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Coronavirus: What sets Johnson & Johnson’s vaccine apart from those already in circulation

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Johnson & Johnson (NYSE:JNJ) is expected to reveal data from the final phase of clinical trials for its COVID-19 vaccine early next week.

The pharma giant will also announce whether it can meet the delivery targets agreed with countries that have already purchased some supplies.

Its Belgian arm Janssen has developed an inoculation that, unlike those already being rollout by several countries in the world, aims to offer protection with only one dose.

It is currently being tested on 60,000 volunteers across three continents in a study that started in September.

The first batches are hoped to be ready for emergency authorisation early this year, with J&J scaling up capacity to produce 1bn doses each year.

The formulation is developed Janssen’s AdVac technology, which uses a genetically modified version of the common cold virus (adenovirus) so it can no longer replicate in humans and cause disease.

It can remain stable for two years at -20°C and at least three months at 2-8°C, so it’s compatible with standard distribution channel without the need for extra infrastructure.

The competition

The jab presents some similarities with the Oxford University/AstraZeneca PLC (LON:AZN) formulation as they have both been developed with the traditional method.

By providing the body’s defence mechanisms with advanced warning of the virus, the inoculation triggers production of the antibodies required to fight the real thing when it is contracted.

Oxford researchers used the copy of a chimpanzee viral vector based on a weakened version of a common cold virus, because it causes infections in the animals and contains the genetic material of the SARS-CoV-2 virus spike protein, at the basis of COVID-19.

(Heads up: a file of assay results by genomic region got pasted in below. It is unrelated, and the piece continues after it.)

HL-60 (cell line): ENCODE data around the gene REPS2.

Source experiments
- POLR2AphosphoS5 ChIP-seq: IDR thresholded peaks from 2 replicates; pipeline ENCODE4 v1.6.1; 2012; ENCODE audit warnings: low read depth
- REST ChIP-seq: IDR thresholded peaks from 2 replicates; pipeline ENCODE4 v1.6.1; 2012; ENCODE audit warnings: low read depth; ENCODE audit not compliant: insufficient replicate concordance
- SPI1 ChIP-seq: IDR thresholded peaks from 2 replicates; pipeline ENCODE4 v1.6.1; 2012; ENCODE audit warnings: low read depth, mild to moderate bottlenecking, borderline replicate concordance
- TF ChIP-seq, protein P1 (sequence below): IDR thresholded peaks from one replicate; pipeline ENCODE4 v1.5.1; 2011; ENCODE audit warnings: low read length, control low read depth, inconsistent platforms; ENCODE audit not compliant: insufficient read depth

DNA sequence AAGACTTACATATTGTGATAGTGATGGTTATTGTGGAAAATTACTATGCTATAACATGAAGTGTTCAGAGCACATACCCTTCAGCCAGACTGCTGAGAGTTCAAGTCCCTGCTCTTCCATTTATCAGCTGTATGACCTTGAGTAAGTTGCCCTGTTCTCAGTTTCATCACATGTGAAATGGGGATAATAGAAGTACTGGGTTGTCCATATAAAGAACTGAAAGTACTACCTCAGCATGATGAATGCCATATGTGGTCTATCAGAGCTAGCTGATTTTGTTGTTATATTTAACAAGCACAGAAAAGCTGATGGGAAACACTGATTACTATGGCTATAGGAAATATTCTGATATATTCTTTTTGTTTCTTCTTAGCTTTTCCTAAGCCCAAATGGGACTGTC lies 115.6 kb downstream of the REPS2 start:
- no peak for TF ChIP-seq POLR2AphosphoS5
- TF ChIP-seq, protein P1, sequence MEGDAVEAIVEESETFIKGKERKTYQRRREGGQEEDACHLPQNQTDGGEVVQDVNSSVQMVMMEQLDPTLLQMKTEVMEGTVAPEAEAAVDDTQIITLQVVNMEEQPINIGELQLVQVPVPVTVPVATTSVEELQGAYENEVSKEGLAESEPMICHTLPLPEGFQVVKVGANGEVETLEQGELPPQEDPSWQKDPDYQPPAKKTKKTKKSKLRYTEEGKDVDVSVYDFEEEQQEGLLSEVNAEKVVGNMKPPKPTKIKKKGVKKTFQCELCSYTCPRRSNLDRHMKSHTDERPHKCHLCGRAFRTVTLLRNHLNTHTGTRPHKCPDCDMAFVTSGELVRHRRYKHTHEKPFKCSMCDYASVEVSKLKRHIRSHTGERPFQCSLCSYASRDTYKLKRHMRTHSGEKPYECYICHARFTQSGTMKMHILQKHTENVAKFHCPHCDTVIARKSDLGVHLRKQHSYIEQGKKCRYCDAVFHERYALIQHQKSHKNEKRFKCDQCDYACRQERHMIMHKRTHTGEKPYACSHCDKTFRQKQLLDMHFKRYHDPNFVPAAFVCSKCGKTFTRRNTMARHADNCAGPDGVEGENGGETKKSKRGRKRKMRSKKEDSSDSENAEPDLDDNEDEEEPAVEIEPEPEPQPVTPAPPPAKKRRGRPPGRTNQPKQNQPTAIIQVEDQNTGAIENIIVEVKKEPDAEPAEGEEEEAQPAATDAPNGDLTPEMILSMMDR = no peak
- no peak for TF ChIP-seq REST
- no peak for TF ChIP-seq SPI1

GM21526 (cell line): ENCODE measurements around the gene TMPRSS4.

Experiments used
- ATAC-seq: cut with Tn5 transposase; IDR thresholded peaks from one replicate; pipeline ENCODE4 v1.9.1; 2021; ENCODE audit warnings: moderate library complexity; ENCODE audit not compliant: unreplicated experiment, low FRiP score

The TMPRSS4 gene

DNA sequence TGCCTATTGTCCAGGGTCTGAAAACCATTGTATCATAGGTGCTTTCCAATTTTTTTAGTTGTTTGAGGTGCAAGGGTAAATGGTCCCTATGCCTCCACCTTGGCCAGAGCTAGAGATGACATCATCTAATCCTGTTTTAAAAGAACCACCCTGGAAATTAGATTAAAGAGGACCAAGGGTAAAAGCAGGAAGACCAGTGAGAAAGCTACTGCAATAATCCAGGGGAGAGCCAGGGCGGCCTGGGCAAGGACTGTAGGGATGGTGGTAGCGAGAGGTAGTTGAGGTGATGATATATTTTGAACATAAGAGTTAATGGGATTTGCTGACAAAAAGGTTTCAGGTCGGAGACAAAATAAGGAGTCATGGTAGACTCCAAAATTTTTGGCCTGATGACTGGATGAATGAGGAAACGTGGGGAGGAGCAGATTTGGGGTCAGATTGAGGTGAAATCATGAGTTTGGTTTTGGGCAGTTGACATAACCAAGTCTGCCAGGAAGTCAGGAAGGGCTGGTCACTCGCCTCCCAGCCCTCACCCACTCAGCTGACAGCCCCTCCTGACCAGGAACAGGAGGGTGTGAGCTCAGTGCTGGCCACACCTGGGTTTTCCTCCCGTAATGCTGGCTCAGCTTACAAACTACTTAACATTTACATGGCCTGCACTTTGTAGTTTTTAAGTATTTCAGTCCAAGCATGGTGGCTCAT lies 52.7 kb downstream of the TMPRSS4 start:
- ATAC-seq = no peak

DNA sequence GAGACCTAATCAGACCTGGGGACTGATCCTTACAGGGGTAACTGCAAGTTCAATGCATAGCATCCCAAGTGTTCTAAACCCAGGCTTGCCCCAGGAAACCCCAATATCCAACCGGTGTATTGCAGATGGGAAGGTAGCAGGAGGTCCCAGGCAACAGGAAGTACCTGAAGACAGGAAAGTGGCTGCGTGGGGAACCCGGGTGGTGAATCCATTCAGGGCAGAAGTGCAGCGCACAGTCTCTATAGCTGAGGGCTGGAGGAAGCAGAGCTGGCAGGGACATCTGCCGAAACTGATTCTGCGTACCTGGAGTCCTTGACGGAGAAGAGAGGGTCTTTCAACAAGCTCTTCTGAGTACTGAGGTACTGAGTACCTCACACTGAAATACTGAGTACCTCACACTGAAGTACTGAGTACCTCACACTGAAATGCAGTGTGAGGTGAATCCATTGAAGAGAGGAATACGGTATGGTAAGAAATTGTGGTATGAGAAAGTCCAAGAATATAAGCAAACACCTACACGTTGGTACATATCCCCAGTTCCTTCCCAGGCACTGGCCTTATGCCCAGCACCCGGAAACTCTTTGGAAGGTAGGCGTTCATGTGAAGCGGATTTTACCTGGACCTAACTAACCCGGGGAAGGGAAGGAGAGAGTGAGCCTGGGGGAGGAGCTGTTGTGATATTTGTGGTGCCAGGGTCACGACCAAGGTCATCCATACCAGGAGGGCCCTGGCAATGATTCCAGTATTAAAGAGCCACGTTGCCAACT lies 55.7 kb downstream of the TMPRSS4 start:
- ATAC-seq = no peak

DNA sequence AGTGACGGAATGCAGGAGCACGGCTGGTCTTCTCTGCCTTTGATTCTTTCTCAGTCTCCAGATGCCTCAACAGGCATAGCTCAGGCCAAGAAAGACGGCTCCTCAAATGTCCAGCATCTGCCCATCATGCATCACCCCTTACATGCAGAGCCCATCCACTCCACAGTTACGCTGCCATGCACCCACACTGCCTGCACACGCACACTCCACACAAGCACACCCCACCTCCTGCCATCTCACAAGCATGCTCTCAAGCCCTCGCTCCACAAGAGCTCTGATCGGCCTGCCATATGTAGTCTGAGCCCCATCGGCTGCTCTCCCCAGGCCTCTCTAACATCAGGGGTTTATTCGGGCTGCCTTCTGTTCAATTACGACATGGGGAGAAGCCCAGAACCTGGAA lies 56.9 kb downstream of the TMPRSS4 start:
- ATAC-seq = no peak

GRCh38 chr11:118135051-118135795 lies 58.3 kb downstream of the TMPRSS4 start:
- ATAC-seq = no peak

After vaccination, the surface spike protein is produced, priming the immune system to attack the SARS-CoV-2 virus if it later infects the body.

Therefore it can be stored, transported and handled at normal refrigerated conditions (2-8°C) for at least six months and administered within existing healthcare settings.

Moderna’s mRNA-1273, instead, remains stable at the same temperature for 30 days, but needs to be stored at -20° C for a longer duration of up to six months.

Conversely, Pfizer’s jab BNT162b2 not only must be stored at ultra-cold storage, between -60°C and -80°C, at all times.

This is because they are mRNA-based: driving the process is messenger RNA, or mRNA, which plays a fundamental role in human biology by transferring the instructions stored in DNA to make the proteins required in every living cell.

Medicines based on mRNA instruct a patient’s own cells to produce proteins that could prevent, treat or cure disease.

They are the very first vaccines of this kind to ever be used.

“A gamechanger”

“Global vaccine rollouts have disappointed Europe and the US seems poised to reach herd immunity in the fall… J&J’s single-dose coronavirus vaccine could be a gamechanger for vaccine rollouts if it will be at least 80% effective against COVID-19,” Edward Moya, analyst at OANDA, said last week. 

“Expectations are high for good news from J&J… The short-term risks are growing to the outlook, but no one wants to be short ahead of the potential J&J vaccine late-stage trial results.”

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